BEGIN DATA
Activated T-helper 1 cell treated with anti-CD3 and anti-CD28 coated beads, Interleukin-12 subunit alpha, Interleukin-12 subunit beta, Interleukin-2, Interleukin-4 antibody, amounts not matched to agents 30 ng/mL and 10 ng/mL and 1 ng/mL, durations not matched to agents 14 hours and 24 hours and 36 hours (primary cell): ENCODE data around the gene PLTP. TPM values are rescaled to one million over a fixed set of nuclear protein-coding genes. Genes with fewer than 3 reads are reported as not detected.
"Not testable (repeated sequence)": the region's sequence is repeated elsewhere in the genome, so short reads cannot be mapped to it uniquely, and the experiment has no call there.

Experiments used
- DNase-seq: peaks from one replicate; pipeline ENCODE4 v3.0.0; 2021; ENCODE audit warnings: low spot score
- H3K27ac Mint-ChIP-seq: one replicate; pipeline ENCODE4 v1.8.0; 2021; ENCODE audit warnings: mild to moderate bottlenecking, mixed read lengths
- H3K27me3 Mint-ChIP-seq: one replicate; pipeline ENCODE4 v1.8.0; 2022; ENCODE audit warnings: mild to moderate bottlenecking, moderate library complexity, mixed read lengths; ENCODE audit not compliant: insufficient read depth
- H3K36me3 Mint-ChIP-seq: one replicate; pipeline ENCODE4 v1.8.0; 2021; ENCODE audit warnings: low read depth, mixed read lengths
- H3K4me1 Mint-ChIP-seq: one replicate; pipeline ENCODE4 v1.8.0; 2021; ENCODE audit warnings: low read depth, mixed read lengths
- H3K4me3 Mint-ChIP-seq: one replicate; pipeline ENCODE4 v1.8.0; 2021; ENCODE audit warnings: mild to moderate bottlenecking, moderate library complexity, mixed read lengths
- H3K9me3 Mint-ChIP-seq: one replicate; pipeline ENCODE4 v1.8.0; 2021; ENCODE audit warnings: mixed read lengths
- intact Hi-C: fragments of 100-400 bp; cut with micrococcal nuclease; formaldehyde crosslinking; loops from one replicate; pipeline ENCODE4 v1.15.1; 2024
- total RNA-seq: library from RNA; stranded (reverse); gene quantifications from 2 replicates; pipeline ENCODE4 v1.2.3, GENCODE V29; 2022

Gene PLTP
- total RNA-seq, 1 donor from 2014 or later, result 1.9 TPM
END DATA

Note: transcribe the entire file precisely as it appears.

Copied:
Activated T-helper 1 cell treated with anti-CD3 and anti-CD28 coated beads, Interleukin-12 subunit alpha, Interleukin-12 subunit beta, Interleukin-2, Interleukin-4 antibody, amounts not matched to agents 30 ng/mL and 10 ng/mL and 1 ng/mL, durations not matched to agents 14 hours and 24 hours and 36 hours (primary cell): ENCODE data around the gene PLTP. TPM values are rescaled to one million over a fixed set of nuclear protein-coding genes. Genes with fewer than 3 reads are reported as not detected.
"Not testable (repeated sequence)": the region's sequence is repeated elsewhere in the genome, so short reads cannot be mapped to it uniquely, and the experiment has no call there.

Experiments used
- DNase-seq: peaks from one replicate; pipeline ENCODE4 v3.0.0; 2021; ENCODE audit warnings: low spot score
- H3K27ac Mint-ChIP-seq: one replicate; pipeline ENCODE4 v1.8.0; 2021; ENCODE audit warnings: mild to moderate bottlenecking, mixed read lengths
- H3K27me3 Mint-ChIP-seq: one replicate; pipeline ENCODE4 v1.8.0; 2022; ENCODE audit warnings: mild to moderate bottlenecking, moderate library complexity, mixed read lengths; ENCODE audit not compliant: insufficient read depth
- H3K36me3 Mint-ChIP-seq: one replicate; pipeline ENCODE4 v1.8.0; 2021; ENCODE audit warnings: low read depth, mixed read lengths
- H3K4me1 Mint-ChIP-seq: one replicate; pipeline ENCODE4 v1.8.0; 2021; ENCODE audit warnings: low read depth, mixed read lengths
- H3K4me3 Mint-ChIP-seq: one replicate; pipeline ENCODE4 v1.8.0; 2021; ENCODE audit warnings: mild to moderate bottlenecking, moderate library complexity, mixed read lengths
- H3K9me3 Mint-ChIP-seq: one replicate; pipeline ENCODE4 v1.8.0; 2021; ENCODE audit warnings: mixed read lengths
- intact Hi-C: fragments of 100-400 bp; cut with micrococcal nuclease; formaldehyde crosslinking; loops from one replicate; pipeline ENCODE4 v1.15.1; 2024
- total RNA-seq: library from RNA; stranded (reverse); gene quantifications from 2 replicates; pipeline ENCODE4 v1.2.3, GENCODE V29; 2022

Gene PLTP
- total RNA-seq, 1 donor from 2014 or later, result 1.9 TPM